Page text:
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Mugabe sidelined as army takes over

Generals claim they’re ‘targeting criminals’ not seizing power

ZIMBABWEAN President Robert Mugabe was “confined” to his home yesterday after a military coup.

The armed forces seized control of the capital Harare overnight on the orders of General Constantino Chiweng after Mr Mugabe sacked vice-president Emmerson Mnangagwa for allegedly plotting to overthrow him.

After taking over the Zimbabwe Broadcasting Corporation military spokesman Major General Sibusiso Moyo claimed it was not a coup.

He said: “We are only targeting criminals” around Mr Mugabe who had caused “economic suffering.”

But witnesses said yesterday they had seen police in the capital being rounded up by troops.

The takeover came less than two weeks since Mr Mnangagwa’s sacking.

Gen Chiwenga was in China on Friday meeting Defence Minister Chang Wanquan. But the ministry insisted yesterday that was a “normal military exchange.”

Zimbabwe National Liberation War Veterans Association secretary-general Victor Matemadanda welcomed the coup, saying Mr Mugabe must be “recalled.”

“We urge all political parties to support the transition to a better Zimbabwe,” he added.

In neighbouring South Africa, President Jacob Zuma said he had spoken by phone to Mr Mugabe, who insisted he was “fine” but “confined” to his home.

But it was unclear whether first lady Grace Mugabe — tipped as the next president — was also under house arrest, with rumours flying that she had fled the country.

Mr Zuma warned against “unconstitutional changes of government” and dispatched Defence Minister Nosiviwe Mapisa-Nqakula and State Security minister Bongani Bongo to Harare to meet both Mr Mugabe and the military leadership.

The Zimbabwe Communist Party said: “Military action in normal circumstances cannot be condoned.”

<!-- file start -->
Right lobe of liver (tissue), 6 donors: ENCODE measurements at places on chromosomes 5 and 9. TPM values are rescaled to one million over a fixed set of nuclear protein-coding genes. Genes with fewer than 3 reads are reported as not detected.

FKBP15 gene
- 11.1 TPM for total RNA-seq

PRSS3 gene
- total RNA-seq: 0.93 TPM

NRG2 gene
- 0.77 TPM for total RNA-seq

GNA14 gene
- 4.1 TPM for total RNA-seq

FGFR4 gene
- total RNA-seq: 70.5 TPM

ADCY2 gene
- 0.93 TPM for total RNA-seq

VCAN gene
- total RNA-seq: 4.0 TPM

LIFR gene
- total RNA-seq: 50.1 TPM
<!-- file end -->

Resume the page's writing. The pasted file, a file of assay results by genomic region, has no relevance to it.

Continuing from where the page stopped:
But general secretary Ngqabutho Mabhena said: “The concentration of power into fewer and fewer hands, and the closing of all normal avenues of popular control or dissent” had led to the coup which was “welcomed by the majority of Zimbabweans with varying degrees of enthusiasm.”

Neither British Foreign Secretary Boris Johnson nor Labour shadow Emily Thornberry condemned the coup.

Mr Johnson said: “At the moment it’s very fluid and it’s hard to say exactly how this will turn out,” while Ms Thornberry commented: “The continuation of authoritarian rule does not represent a sustainable way forward for Zimbabwe, no matter which faction ends up in control.”

Tory MP and former Africa minister James Duddridge pressed Theresa May at Prime Minister’s Questions to support “less bloody” regime change against Mr Mugabe’s “nasty dictatorship.”

He said: “Providing Mugabe with a soft landing outside of Zimbabwe which, while distasteful given everything that he has done and has been done in his name, will allow for a less bloody transition.”

Ms May urged “restraint on all sides” during the “unusual military activities” and said the government’s priority was the safety of British citizens.

Mr Duddridge worked for transnational bank Barclays for 10 years, including in Zimbabwe’s neighbours Swaziland and Botswana.

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